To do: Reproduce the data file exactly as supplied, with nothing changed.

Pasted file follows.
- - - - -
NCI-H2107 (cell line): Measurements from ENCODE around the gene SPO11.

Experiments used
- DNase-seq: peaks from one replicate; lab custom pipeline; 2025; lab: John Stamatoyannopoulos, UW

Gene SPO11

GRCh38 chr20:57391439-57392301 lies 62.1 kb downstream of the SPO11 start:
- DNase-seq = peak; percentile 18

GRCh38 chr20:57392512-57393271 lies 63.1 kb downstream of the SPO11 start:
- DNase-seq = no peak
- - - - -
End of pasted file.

NCI-H2107 (cell line): Measurements from ENCODE around the gene SPO11.

Experiments used
- DNase-seq: peaks from one replicate; lab custom pipeline; 2025; lab: John Stamatoyannopoulos, UW

Gene SPO11

GRCh38 chr20:57391439-57392301 lies 62.1 kb downstream of the SPO11 start:
- DNase-seq = peak; percentile 18

GRCh38 chr20:57392512-57393271 lies 63.1 kb downstream of the SPO11 start:
- DNase-seq = no peak